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MESSENGER Mission News
September 26, 2009
http://messenger.jhuapl.edu/

MESSENGER on Mercury's Doorstep
MESSENGER is approximately two days from its third encounter with Mercury. If you look at our "Where Is MESSENGER?" page, which displays the spacecraft's trajectory status, you'll see that it is practically on Mercury's doorstep. This will be the team’s last opportunity to practice at Mercury before orbit insertion, so many of the instrument command sequences have been assembled to be similar to how they will operate during the orbital phase of the mission, which begins in March 2011.

MESSENGER’s mission design and navigation teams met Friday at the Johns Hopkins University Applied Physics Laboratory (APL) in Laurel, Md., to discuss the spacecraft’s current trajectory to determine if a last-minute corrective maneuver would be needed. According to the latest trajectory determination from the navigation team, the spacecraft is very close to its intended flight path, and no correction is necessary.

“The spacecraft is less than 100 meters from the flyby altitude of 228 kilometers,” said APL’s Eric Finnegan, the MESSENGER Mission Systems Engineer. “Once again, the guidance, navigation, and control teams have been successful in passively solar sailing the spacecraft towards the targeted aim point, conserving propellant for potential future exploration.”

On Friday afternoon, the deep space network antennas locked in on MESSENGER for continuous coverage. The command load for the encounter has been completed and verified. The first part of the command load is onboard the spacecraft and ready for execution starting tonight. The spacecraft will continue to gather approach images, while the operations team monitors the spacecraft. You can view the latest image online at http://messenger.jhuapl.edu/gallery/sciencePhotos/image.php?gallery_id=2&image_id=328.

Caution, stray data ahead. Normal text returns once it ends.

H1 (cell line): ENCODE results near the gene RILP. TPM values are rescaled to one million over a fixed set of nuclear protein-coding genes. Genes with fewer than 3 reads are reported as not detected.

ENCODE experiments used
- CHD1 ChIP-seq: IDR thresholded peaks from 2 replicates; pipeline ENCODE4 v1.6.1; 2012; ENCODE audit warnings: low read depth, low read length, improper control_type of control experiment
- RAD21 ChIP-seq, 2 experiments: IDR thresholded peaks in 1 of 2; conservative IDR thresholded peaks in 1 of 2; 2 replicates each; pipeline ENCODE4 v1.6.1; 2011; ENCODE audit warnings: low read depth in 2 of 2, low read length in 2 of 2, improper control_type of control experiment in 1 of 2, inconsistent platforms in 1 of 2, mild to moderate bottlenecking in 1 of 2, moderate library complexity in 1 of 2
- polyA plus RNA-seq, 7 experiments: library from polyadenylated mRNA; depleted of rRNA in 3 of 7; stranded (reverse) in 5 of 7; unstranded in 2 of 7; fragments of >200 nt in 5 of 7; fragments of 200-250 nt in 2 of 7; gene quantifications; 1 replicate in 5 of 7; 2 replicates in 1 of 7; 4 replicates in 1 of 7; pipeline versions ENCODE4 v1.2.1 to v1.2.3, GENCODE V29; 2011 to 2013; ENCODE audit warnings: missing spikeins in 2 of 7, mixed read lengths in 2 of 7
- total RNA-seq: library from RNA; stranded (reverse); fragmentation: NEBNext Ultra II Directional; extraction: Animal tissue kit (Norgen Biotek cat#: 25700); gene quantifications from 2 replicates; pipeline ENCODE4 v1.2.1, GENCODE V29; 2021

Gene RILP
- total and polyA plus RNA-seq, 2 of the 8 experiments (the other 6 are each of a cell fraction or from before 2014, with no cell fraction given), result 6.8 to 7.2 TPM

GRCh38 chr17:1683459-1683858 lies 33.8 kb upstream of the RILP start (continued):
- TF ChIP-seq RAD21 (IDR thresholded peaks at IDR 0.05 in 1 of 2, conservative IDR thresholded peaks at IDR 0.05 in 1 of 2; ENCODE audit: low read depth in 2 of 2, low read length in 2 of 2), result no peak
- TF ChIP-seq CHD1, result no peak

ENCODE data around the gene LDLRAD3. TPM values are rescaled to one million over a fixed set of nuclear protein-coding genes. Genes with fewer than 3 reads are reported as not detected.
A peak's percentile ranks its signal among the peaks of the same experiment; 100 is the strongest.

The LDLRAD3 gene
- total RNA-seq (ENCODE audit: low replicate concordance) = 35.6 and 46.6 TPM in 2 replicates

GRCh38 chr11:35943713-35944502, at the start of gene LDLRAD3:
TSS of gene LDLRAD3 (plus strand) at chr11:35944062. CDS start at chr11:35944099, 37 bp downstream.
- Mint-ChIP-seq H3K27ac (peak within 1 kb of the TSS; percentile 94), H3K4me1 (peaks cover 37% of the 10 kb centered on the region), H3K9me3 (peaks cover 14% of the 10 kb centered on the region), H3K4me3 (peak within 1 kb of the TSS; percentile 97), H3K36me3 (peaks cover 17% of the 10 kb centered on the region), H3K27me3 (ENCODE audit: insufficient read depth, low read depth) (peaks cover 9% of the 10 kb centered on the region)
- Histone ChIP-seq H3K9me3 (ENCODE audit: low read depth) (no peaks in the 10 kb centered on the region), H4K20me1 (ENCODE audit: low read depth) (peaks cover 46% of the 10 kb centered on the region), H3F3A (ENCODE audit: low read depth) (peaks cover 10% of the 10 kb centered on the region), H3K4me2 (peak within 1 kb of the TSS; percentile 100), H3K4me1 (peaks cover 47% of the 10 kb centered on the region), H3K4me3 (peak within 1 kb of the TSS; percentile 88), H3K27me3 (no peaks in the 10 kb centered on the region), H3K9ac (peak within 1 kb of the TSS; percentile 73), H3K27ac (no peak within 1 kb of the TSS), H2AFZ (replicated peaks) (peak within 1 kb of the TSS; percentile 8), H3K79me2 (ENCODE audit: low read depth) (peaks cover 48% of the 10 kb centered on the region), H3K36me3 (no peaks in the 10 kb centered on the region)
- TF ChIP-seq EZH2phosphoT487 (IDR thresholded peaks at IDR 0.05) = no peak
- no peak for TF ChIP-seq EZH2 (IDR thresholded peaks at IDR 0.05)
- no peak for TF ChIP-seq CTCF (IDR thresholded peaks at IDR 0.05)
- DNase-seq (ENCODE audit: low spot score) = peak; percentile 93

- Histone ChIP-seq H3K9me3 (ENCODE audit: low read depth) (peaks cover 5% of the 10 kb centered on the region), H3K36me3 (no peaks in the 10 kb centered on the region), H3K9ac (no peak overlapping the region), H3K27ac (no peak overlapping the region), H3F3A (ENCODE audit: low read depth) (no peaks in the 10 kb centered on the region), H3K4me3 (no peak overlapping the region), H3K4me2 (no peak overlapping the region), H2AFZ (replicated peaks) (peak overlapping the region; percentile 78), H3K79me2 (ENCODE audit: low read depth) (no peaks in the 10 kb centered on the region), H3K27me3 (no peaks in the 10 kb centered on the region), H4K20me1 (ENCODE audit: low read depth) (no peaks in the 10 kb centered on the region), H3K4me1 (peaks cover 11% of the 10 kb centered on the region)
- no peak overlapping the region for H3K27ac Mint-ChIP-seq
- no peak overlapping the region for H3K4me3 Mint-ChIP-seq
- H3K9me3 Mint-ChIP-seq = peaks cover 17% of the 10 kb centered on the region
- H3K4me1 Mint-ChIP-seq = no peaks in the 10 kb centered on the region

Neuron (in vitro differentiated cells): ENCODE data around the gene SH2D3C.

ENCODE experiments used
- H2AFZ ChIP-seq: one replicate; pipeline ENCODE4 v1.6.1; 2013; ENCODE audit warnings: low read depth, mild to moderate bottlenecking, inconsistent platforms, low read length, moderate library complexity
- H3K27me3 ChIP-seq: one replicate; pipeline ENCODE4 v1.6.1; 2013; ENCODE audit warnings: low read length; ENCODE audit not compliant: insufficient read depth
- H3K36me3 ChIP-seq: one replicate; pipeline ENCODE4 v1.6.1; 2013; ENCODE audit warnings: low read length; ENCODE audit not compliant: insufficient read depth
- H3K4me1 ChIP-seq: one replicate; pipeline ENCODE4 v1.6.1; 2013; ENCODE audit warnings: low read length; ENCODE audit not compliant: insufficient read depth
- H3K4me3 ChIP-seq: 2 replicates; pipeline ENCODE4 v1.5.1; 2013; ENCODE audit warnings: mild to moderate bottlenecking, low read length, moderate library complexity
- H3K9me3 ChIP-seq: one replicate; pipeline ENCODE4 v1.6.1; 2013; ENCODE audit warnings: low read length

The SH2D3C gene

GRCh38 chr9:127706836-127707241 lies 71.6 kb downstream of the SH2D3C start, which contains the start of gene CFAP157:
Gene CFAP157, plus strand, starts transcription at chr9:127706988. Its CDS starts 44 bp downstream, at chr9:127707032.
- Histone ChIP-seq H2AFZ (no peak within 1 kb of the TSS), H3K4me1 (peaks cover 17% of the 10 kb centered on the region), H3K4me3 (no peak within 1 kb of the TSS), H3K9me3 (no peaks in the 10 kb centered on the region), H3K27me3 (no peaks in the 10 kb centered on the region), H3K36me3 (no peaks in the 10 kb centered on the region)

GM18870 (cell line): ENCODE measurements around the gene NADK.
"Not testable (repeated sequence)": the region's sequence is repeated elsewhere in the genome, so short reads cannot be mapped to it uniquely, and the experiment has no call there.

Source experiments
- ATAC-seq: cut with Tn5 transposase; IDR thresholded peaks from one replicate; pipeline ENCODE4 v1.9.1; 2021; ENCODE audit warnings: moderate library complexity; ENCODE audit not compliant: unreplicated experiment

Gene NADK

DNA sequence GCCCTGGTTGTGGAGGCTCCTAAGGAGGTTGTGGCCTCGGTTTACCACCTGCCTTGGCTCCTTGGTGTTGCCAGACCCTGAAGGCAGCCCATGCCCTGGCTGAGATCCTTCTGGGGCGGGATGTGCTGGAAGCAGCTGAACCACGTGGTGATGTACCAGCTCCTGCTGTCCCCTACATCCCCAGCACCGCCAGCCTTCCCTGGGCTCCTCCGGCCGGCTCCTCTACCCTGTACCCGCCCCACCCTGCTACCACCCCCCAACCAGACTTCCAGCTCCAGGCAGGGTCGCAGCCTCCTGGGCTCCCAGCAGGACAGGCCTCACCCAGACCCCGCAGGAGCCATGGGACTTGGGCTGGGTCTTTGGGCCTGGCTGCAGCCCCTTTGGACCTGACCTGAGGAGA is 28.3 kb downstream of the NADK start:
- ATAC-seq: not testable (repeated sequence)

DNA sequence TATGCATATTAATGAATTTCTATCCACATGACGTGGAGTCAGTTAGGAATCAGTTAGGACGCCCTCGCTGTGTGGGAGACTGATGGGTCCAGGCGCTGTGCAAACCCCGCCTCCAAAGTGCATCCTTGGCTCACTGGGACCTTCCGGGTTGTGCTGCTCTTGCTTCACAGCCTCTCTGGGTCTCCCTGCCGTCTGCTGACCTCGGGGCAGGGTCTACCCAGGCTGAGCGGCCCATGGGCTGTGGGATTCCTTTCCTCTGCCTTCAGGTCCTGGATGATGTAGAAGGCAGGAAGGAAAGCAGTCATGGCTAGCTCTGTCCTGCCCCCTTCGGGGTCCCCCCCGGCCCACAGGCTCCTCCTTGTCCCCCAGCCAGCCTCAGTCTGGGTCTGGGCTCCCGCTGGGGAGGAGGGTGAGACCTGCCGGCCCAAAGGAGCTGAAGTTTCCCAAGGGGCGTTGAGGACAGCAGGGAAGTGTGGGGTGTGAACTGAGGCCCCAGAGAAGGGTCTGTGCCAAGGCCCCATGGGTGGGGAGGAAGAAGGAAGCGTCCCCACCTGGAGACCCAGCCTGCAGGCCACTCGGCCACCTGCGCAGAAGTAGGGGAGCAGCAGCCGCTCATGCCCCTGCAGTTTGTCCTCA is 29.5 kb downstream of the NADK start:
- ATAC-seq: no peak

The operations and engineering teams will gather in the operations center at APL early Monday morning to make one last assessment of the spacecraft before the closet approach observation sequence begins, rotating the probe away from the Earth to view once again the closest planet to the Sun.

MESSENGER (MErcury Surface, Space ENvironment, GEochemistry, and Ranging) is a NASA-sponsored scientific investigation of the planet Mercury and the first space mission designed to orbit the planet closest to the Sun. The MESSENGER spacecraft launched on August 3, 2004, and after flybys of Earth, Venus, and Mercury will start a yearlong study of its target planet in March 2011. Dr. Sean C. Solomon, of the Carnegie Institution of Washington, leads the mission as Principal Investigator. The Johns Hopkins University Applied Physics Laboratory built and operates the MESSENGER spacecraft and manages this Discovery-class mission for NASA.

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